the problem is that you have here various color so you have to go through a series of corner cases and handle a lot of if-else to do stack implementation. I don't know but it should be really complex if it exists.

It seems that there's another solution for problem D, without tree data structure. https://codeforces.com/contest/1181/submission/55650482 Could someone explain how it works?

I'll try — imagine a rectangle with width M and infinite height. Every year you color one cell of this rectangle, going bottom to top and left to right. The column you color corresponds to the city in which the olympiad happens — so in year T you will color city (T mod M) by this process.

The problem is that some N cells are already colored. The coloring proceeds normally, except you skip colored cells. So for a given T, all you want to find is the number of cells you skip. This can be done by sorting these cells in the order in which they would be filled normally, and then binary search.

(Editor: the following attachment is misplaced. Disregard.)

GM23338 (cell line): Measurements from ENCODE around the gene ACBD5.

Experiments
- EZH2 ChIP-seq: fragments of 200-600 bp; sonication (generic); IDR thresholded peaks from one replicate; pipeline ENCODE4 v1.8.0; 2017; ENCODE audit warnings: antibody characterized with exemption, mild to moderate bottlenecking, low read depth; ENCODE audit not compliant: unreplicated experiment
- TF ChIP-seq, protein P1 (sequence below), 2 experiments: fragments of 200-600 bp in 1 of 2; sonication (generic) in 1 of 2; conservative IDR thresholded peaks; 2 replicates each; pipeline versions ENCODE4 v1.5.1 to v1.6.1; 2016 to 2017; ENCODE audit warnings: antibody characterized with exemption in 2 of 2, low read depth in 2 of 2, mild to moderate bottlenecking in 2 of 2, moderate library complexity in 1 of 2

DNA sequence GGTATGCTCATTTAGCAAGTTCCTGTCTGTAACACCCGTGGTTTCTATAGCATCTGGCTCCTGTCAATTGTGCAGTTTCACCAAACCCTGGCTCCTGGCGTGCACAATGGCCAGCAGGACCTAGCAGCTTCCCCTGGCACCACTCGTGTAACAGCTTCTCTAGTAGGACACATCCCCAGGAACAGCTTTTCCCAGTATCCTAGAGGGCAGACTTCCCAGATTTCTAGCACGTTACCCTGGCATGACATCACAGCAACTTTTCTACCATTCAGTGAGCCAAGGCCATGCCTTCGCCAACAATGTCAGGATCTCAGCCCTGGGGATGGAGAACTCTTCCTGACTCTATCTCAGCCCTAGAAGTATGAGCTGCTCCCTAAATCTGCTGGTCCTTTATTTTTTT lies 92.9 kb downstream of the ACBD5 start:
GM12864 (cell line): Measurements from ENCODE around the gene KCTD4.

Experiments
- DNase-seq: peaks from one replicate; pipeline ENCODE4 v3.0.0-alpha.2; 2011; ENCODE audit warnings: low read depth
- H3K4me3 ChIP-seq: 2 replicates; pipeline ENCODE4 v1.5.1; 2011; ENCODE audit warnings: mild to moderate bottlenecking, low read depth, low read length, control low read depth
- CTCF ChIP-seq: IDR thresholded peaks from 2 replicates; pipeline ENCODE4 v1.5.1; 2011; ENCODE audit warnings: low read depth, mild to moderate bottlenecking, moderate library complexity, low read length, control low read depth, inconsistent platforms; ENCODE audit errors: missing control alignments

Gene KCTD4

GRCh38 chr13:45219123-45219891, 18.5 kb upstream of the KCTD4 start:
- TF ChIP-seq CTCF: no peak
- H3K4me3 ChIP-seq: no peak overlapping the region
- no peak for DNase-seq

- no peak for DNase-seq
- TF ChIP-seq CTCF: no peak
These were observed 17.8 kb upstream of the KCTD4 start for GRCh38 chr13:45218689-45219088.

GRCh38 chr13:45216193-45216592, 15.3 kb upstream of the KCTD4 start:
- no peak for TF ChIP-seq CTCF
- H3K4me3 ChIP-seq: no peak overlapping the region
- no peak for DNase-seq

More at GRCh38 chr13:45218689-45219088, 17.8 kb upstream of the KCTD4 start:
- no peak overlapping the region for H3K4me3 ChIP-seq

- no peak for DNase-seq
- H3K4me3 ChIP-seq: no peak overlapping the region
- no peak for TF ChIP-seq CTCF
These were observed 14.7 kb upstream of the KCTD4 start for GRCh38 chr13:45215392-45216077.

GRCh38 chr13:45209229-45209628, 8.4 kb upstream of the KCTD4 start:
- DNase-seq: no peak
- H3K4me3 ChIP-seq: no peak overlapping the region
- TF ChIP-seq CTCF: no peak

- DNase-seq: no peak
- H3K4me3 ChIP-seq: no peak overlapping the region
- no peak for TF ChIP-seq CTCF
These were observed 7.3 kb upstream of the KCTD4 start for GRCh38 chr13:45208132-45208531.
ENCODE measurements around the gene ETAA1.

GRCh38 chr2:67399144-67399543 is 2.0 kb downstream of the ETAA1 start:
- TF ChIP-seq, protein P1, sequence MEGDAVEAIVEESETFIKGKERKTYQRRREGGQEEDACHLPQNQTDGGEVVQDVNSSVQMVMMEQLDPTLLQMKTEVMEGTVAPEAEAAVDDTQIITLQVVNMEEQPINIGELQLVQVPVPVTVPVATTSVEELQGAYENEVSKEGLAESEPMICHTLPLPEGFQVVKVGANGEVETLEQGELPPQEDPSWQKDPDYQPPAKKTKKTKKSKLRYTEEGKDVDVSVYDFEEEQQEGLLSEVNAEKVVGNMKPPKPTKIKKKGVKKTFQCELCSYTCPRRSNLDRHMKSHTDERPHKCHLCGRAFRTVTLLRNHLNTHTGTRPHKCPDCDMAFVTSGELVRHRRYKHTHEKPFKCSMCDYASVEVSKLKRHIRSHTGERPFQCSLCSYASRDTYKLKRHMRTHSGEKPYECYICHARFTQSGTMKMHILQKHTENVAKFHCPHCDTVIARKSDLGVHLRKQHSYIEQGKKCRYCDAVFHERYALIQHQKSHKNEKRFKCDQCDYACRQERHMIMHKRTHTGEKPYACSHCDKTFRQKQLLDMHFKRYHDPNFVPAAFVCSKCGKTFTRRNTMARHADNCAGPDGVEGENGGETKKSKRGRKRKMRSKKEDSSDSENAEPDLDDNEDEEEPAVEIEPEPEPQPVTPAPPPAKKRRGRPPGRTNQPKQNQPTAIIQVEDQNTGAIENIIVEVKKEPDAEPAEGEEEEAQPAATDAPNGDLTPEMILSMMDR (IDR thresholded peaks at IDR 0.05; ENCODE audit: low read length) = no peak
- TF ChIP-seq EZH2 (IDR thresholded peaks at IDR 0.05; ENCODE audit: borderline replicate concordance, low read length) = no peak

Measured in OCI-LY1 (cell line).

1.Can you please provide the code?

2.Will the time complexity be O(q*log(n)*log(m))?

If you want you can check my code, using same idea — 55705590

Complexity is O((n + q)*log(n)).

in regards to (above mentioned solution) this , can you please explain these two lines

what is the purpose of adding "n-i" to every lst , and what values will "lst" will hold after this.

how is this calculating answer

did u get how is this code working ?